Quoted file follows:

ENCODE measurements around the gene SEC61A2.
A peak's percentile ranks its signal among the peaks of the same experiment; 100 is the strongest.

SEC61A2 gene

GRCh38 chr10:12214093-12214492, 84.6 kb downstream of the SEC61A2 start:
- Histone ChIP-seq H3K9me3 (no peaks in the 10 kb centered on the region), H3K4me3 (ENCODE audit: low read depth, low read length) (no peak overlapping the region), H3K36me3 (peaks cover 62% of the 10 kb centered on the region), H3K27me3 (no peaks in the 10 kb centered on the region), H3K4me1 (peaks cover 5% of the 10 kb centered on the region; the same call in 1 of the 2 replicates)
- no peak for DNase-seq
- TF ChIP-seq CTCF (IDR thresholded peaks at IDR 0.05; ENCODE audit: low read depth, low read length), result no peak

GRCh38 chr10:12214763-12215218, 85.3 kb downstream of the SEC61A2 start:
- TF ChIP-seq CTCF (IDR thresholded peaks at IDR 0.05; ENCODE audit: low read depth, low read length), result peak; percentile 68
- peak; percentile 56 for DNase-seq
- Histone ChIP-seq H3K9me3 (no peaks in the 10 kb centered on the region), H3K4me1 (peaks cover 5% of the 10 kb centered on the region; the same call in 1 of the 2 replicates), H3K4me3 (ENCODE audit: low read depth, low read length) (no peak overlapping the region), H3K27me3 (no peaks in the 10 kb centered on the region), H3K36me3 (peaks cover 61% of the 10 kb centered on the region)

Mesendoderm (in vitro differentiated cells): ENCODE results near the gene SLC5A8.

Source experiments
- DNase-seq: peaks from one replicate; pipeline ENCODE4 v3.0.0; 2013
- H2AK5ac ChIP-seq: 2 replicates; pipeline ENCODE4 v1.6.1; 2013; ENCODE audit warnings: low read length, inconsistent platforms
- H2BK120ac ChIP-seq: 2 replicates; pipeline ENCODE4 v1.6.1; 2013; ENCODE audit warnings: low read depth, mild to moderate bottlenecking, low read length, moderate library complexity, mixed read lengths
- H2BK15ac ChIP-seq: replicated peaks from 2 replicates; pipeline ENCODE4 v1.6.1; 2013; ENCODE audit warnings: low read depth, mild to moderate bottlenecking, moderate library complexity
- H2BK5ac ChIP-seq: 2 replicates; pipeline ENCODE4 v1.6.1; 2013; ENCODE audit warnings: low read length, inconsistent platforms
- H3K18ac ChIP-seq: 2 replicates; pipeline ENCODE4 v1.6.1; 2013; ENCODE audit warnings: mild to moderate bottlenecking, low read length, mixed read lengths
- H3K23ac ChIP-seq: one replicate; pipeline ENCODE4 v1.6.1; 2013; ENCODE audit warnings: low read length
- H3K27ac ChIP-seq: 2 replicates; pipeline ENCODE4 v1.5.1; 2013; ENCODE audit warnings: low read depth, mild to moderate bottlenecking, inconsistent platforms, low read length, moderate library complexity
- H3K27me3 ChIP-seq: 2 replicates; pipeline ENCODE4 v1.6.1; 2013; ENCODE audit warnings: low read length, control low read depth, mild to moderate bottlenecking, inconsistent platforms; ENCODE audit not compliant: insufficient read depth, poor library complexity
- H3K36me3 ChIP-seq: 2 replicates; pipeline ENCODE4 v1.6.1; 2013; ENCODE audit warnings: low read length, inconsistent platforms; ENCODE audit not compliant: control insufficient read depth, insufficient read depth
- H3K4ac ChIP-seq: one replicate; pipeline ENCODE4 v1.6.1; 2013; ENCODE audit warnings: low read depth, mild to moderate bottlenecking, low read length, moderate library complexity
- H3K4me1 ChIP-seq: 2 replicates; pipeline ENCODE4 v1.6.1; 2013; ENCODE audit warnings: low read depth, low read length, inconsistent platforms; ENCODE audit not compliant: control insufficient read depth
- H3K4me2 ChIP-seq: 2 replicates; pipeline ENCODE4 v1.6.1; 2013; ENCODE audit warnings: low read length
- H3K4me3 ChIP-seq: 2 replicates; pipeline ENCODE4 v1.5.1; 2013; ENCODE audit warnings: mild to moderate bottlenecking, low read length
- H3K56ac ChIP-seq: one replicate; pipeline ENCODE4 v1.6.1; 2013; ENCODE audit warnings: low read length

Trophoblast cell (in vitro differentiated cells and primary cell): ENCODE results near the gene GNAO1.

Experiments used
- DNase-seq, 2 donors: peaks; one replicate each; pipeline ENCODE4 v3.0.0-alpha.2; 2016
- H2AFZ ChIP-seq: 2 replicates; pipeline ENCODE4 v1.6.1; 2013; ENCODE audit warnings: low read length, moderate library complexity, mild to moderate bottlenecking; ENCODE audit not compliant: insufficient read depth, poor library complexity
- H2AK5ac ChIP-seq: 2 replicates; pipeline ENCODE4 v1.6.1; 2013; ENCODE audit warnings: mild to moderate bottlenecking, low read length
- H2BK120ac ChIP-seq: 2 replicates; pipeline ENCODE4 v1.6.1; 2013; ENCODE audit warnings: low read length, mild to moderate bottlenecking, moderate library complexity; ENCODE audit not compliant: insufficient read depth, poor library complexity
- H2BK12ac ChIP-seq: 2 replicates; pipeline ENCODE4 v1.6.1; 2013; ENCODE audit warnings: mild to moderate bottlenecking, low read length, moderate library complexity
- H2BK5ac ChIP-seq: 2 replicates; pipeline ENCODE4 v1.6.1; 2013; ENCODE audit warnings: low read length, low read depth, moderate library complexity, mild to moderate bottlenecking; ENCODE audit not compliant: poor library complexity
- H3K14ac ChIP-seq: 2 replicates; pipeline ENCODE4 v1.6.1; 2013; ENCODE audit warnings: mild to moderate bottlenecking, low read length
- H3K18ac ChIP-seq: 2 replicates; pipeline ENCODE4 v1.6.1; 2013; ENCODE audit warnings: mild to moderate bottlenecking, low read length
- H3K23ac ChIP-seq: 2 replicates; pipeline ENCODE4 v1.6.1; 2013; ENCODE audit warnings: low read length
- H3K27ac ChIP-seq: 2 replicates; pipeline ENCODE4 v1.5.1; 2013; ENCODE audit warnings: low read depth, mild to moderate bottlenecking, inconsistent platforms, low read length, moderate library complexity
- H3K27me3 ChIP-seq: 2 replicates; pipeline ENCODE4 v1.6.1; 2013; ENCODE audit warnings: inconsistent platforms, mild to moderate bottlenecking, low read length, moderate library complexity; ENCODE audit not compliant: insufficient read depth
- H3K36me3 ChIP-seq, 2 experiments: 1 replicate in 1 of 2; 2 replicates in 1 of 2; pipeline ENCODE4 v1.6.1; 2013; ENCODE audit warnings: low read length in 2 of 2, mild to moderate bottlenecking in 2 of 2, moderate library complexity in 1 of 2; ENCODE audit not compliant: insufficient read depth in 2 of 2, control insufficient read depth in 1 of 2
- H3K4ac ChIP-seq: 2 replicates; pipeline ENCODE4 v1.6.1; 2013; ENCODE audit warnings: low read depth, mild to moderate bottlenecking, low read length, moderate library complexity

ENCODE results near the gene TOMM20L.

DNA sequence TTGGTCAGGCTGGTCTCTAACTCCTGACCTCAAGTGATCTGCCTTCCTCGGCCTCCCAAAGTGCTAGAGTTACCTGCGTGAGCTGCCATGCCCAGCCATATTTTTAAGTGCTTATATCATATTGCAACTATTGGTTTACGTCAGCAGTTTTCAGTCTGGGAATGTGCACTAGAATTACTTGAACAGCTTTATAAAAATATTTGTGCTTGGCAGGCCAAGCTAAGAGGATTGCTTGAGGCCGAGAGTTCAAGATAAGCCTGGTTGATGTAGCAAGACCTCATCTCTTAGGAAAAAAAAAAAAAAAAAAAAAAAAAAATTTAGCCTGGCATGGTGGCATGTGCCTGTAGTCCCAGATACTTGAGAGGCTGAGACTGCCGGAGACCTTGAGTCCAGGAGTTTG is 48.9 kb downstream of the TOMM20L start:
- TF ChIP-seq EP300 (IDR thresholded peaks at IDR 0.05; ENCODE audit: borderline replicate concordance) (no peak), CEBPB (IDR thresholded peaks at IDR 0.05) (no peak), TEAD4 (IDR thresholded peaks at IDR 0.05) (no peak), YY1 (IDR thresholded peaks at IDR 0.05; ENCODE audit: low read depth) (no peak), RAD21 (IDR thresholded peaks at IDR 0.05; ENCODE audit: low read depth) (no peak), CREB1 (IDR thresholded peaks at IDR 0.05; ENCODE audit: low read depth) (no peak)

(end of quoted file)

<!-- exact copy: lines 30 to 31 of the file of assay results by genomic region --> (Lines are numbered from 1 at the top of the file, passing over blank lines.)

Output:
Experiments used
- DNase-seq, 2 donors: peaks; one replicate each; pipeline ENCODE4 v3.0.0-alpha.2; 2016